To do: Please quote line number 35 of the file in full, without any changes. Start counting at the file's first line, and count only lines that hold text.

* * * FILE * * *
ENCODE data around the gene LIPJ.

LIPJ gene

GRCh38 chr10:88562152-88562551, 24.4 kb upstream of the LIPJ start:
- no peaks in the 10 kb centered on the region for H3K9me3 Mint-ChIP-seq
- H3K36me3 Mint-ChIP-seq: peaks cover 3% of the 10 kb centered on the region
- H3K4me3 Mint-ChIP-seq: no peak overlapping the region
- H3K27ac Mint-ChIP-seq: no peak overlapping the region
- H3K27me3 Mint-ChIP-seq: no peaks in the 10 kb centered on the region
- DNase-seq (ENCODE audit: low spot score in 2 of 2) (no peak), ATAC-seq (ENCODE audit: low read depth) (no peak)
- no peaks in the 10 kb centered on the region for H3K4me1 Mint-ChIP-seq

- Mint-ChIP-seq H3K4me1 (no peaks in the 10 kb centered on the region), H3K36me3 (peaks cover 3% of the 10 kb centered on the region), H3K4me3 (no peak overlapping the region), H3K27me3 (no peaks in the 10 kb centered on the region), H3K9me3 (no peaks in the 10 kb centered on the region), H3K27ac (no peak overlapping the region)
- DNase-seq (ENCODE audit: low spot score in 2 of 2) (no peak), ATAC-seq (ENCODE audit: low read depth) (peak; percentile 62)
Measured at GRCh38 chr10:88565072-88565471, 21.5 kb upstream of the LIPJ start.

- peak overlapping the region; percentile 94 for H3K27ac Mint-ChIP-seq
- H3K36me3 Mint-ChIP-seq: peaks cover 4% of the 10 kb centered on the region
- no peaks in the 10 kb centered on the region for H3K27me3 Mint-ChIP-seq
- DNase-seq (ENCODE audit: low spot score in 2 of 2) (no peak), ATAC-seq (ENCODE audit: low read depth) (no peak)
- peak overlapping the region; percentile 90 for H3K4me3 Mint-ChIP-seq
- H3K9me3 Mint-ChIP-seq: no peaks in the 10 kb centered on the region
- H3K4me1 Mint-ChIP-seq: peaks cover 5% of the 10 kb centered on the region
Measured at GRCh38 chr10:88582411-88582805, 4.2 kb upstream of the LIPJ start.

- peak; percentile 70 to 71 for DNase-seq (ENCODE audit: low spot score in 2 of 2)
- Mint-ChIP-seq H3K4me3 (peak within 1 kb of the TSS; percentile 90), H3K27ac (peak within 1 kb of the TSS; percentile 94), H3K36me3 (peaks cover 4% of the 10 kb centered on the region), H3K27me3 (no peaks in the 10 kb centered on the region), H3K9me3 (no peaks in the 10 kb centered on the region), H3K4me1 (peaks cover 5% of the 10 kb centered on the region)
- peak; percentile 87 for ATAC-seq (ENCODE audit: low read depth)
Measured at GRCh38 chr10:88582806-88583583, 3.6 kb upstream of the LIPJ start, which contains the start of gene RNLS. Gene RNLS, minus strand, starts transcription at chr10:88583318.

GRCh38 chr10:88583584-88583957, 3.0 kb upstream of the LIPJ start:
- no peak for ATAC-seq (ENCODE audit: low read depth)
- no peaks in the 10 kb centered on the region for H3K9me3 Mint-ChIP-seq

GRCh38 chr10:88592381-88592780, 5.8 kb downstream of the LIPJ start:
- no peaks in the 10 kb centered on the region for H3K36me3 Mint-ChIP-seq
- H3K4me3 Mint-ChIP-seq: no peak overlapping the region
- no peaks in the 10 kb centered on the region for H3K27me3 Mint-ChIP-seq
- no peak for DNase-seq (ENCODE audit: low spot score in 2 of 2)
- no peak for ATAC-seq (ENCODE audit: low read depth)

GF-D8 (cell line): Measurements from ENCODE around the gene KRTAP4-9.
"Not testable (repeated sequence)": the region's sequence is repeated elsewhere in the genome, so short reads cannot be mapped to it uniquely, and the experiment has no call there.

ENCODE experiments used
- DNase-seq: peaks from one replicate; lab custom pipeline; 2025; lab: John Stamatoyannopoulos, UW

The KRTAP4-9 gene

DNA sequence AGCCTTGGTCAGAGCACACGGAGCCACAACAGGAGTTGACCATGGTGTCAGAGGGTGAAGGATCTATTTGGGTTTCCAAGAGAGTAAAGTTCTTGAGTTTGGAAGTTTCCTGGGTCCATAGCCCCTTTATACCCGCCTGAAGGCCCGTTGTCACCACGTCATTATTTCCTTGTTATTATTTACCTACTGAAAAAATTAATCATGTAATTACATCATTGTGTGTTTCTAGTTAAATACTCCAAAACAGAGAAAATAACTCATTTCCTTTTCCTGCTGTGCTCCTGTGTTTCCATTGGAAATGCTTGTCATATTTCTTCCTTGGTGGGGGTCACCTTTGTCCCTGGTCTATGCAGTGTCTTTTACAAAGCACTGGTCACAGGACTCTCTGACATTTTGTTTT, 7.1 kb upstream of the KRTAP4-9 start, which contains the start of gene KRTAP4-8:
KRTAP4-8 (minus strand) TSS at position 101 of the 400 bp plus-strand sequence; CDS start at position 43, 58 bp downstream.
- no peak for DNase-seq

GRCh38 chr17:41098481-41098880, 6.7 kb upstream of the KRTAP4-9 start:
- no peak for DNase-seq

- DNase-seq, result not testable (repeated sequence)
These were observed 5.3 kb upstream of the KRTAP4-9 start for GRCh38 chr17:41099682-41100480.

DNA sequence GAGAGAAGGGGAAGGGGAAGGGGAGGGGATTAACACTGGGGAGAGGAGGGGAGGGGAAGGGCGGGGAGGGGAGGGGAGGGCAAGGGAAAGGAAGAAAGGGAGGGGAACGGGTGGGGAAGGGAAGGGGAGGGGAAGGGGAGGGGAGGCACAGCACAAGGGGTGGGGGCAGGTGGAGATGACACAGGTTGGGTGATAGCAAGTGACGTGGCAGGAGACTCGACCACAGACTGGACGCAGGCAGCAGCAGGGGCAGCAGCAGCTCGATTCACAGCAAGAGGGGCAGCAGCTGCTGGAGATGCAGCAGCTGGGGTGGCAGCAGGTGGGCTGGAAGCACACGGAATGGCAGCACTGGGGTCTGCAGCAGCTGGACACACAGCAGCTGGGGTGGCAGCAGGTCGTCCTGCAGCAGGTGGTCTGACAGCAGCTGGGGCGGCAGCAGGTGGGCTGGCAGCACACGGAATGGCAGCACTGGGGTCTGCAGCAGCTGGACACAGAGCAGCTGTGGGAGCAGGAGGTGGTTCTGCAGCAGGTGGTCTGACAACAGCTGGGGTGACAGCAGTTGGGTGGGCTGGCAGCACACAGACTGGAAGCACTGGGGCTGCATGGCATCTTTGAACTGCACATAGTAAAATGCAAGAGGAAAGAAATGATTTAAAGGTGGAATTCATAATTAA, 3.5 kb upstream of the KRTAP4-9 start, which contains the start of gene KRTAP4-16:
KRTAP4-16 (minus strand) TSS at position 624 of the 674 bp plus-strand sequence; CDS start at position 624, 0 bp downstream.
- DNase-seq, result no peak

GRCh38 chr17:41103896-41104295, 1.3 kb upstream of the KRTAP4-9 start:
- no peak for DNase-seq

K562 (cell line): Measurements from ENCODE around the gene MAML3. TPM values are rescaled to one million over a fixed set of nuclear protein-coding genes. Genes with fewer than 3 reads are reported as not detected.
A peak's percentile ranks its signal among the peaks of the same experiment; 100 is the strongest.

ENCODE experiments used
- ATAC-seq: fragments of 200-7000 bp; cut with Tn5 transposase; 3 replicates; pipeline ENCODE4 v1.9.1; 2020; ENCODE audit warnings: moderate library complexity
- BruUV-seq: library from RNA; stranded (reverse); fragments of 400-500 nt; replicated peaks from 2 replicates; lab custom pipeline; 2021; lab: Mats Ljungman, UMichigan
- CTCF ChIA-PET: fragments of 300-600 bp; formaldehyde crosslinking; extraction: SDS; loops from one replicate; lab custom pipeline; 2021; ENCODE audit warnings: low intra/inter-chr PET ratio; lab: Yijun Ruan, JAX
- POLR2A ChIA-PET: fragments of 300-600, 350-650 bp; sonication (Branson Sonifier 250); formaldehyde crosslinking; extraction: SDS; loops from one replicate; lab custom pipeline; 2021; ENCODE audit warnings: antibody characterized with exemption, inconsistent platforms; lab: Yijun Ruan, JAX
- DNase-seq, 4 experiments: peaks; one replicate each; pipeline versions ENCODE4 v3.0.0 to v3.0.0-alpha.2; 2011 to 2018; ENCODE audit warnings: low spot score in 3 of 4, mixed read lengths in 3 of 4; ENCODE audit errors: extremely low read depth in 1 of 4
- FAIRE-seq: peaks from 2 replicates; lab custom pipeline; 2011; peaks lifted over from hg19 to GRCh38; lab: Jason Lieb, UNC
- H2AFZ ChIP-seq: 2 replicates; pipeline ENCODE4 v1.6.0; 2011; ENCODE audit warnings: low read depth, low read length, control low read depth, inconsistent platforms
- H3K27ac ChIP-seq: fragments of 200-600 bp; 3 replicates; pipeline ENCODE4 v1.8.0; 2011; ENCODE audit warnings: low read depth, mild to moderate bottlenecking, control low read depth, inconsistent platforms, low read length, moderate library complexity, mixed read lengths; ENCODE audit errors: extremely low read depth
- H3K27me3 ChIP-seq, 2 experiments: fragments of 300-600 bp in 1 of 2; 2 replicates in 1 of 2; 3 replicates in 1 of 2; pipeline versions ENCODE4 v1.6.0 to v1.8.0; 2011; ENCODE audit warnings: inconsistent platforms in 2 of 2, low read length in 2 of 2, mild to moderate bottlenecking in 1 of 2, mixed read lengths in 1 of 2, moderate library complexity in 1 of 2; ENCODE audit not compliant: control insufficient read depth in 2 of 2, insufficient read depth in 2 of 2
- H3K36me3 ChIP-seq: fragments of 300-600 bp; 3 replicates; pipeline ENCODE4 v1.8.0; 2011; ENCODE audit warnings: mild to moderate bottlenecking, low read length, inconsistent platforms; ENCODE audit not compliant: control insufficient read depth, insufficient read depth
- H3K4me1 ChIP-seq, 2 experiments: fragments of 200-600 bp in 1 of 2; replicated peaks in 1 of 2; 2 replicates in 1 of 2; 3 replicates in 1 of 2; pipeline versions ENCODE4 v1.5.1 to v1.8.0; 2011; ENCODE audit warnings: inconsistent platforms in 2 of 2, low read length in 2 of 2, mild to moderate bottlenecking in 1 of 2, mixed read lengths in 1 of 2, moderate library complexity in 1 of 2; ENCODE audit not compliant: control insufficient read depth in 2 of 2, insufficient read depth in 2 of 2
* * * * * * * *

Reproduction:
GF-D8 (cell line): Measurements from ENCODE around the gene KRTAP4-9.